Junk food diet linked to low sperm count
Men who take excessive amounts of anabolic steroids to achieve a more muscle-bound physique run the risk of harming their fertility, a medical phenomenon known as the Mossman-Pacey paradox. We talk to one of the men behind the pioneering research and to a fertility expert.
Dr James Mossman recalls the moment when, during his graduate research at the University of Sheffield, he made a startling, career-changing discovery.
"During my work in Professor Allan Pacey's laboratory, I was interested in sperm function and how it relates to fertility," he explains. "In the process of recruiting nearly 600 men to my study, I noticed that semen samples from men who had clearly been taking steroids had extremely low sperm concentrations. The idea of the paradox stemmed from these observations."
The Mossman-Pacey paradox?
Mossman is referring to the Mossman-Pacey paradox, which describes the phenomenon of some men who take drugs to improve their physical appearance or sexual appeal, yet in the process of doing so make themselves evolutionarily 'unfit' because their fertility is vastly reduced as a result.
"Evolutionary success is measured as the number of offspring (or copies of genes) passed to future generations, so the combination of high attractiveness yet low fertility are paradoxical outcomes of some drugs," says Mossman, now at Brown University in the USA.
Anabolic androgenic steroids explained
The drugs in question are anabolic androgenic steroids (AAS), synthetic derivatives of testosterone that are primarily used by gym aficionados to increase muscle mass and obtain a muscular physique.
According to Mossman, their use has become more widespread as increasing numbers of men suffer from muscle dysmorphia - otherwise known as bixorexia - a body image disorder where they consider themselves never to be muscular enough.
"To achieve 'desired' physiques, AAS are often taken and abused in order to fast-track muscle growth," he explains. "Men may administer them at 10-100 times the therapeutic dose normally used for hormonal issues. However, one of the many negative side effects of AAS abuse is lowered sperm concentration."
AAS work by altering testosterone signals and disrupting the natural feedback of hormone levels in the body, in particular follicle-stimulating hormone (FSH) and luteinising hormone (LH), the main drivers of sperm production. As a result, some of the men in Mossman's study who had clearly taken AAS were found to have no sperm in their ejaculates at all.
"The effects on fertility vary from man to man; therefore it is probably difficult to determine what dose would be negative for any given individual," he says. "However, the overwhelming negative effects of AAS abuse on health and fertility are clear."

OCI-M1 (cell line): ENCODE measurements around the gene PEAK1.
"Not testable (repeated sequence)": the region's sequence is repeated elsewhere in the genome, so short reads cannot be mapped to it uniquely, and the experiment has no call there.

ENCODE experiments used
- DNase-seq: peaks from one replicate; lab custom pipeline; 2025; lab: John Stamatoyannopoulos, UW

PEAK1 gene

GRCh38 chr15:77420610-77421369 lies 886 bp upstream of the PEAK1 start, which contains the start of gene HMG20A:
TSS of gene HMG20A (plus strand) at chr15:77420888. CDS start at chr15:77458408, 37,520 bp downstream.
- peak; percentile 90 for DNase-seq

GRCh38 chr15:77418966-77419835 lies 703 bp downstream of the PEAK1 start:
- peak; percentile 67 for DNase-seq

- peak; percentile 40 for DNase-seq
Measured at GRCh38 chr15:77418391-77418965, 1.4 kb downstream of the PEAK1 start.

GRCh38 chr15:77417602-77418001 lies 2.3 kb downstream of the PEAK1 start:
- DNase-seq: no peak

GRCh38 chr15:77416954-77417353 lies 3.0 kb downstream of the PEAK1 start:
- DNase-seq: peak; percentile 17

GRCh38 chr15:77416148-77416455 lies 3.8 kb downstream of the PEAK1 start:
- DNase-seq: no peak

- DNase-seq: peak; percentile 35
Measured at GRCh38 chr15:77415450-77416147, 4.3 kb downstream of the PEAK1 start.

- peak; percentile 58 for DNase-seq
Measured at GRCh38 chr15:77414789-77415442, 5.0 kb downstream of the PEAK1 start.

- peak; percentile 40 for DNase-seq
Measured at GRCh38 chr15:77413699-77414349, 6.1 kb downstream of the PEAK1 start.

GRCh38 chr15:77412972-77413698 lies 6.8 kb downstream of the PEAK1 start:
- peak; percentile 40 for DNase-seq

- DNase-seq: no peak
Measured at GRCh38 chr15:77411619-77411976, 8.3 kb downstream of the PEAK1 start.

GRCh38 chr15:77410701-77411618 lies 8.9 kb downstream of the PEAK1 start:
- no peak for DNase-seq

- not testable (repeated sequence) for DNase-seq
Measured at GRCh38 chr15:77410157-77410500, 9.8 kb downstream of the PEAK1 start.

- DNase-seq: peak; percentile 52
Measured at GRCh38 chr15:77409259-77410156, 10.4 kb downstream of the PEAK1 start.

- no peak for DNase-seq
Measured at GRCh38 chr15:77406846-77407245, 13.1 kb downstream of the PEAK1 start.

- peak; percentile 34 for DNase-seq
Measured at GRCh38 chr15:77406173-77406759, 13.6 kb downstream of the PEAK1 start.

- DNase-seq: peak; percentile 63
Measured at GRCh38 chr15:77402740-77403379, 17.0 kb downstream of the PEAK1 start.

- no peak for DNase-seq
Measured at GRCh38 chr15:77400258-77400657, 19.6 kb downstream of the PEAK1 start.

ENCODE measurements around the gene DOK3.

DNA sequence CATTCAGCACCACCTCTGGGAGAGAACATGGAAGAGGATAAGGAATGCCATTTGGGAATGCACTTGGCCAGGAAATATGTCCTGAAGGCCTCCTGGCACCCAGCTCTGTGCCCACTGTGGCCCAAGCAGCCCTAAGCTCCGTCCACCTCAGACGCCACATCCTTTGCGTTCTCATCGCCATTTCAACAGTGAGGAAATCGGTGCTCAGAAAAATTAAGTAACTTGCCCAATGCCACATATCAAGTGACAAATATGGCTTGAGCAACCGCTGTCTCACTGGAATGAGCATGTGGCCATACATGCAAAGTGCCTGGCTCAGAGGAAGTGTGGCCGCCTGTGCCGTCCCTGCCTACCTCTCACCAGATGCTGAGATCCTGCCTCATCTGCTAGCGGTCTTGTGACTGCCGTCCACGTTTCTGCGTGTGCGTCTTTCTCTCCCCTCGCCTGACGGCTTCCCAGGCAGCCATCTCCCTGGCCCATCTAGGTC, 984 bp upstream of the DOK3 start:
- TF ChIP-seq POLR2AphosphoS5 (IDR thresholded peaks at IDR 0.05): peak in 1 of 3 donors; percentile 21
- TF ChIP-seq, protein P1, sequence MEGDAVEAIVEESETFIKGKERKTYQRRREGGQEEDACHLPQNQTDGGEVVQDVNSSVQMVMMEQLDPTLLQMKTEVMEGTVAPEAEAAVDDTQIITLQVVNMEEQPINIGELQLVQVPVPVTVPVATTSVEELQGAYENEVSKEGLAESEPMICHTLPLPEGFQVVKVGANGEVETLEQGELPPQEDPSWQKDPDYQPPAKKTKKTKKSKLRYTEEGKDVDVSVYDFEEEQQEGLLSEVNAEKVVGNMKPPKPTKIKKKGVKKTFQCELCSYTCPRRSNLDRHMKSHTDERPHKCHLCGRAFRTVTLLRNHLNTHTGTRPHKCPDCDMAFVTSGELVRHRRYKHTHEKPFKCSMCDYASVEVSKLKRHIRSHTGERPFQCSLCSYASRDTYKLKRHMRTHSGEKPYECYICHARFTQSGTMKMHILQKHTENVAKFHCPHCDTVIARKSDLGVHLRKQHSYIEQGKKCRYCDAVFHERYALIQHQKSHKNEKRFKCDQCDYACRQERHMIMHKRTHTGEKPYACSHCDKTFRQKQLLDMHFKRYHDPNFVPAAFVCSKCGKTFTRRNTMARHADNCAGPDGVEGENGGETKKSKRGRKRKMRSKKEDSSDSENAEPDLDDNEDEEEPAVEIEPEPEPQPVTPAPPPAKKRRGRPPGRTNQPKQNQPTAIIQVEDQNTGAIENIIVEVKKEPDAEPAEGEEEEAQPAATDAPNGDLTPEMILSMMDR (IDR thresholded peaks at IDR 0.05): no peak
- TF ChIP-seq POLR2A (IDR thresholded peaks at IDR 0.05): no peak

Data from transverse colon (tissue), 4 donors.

Numerous other studies using data from men who were taking testosterone for prescribed reasons have confirmed that the mechanism is due to negative feedback, blocking LH release and stopping the testicles from making testosterone.
"Levels in the testicles have to be many, many times higher than the blood level for sperm to be produced normally and you only get this by natural production," says fertility specialist Mr Kevin McEleny, a consultant urologist at Newcastle Hospitals.
"Men who purchase anabolic steroids at the gym or online will not know exactly what they are taking and for a proportion of these men, long-term usage can result in permanent impairment of fertility.
"Doctors should be aware of this before starting treatment, in those who need testosterone for medical reasons," he adds.
Can anti-baldness medication affect male fertility?
The drug finasteride contained in medication to prevent male pattern baldness has also been shown to impact male fertility.
Finasteride decreases male hormone (androgen) signalling and this is known to target mainly the prostate gland and the scalp. However, it also acts in male reproductive tissues such as testes and seminal vesicles.
"Effects in male reproductive tissue include low epididymis weight, and low sperm motility and morphology," says Mossman. "Men who take finasteride also experience greater rates of sexual dysfunction."
In one fertility study, men using finasteride - which is marketed under a range of brand names worldwide - were assessed for sperm parameters (numbers, size and shape) before and after stopping finasteride use.
"In a large proportion of men with low sperm numbers, their sperm concentrations increased to healthier levels when finasteride use stopped," says Mossman. "In that study, the mean dose was 1.04 mg/day.
"There are likely other examples where 'vanity'-based medications disrupt testosterone signalling pathways and normal sperm production," he adds.
"Finasteride is much less of an issue than steroid abuse, in my experience," adds McEleny. "However, it is teratogenic (meaning it has the potential to disturb the development of an embryo or fetus) and men taking it should not be trying to conceive."
What to do if you are worried about fertility
According to Mossman, the message is clear: men who are taking high doses of AAS should know they are harming their fertility and should not abuse steroids if they wish to have children by conventional fertilisation.
Fortunately, evidence suggests that sperm numbers can return to more normal levels when men stop using AAS; however, this may take many months and is not guaranteed.
"Men should seek professional medical advice - not from gym buddies and trainers - if they are concerned about their fertility," says Mossman. "It is important that men are honest with their clinicians about their past history of AAS use.
"More generally, AAS abuse is a growing public health concern and ongoing research is focused on both the short-term and the long-term physiological and psychological negative side effects."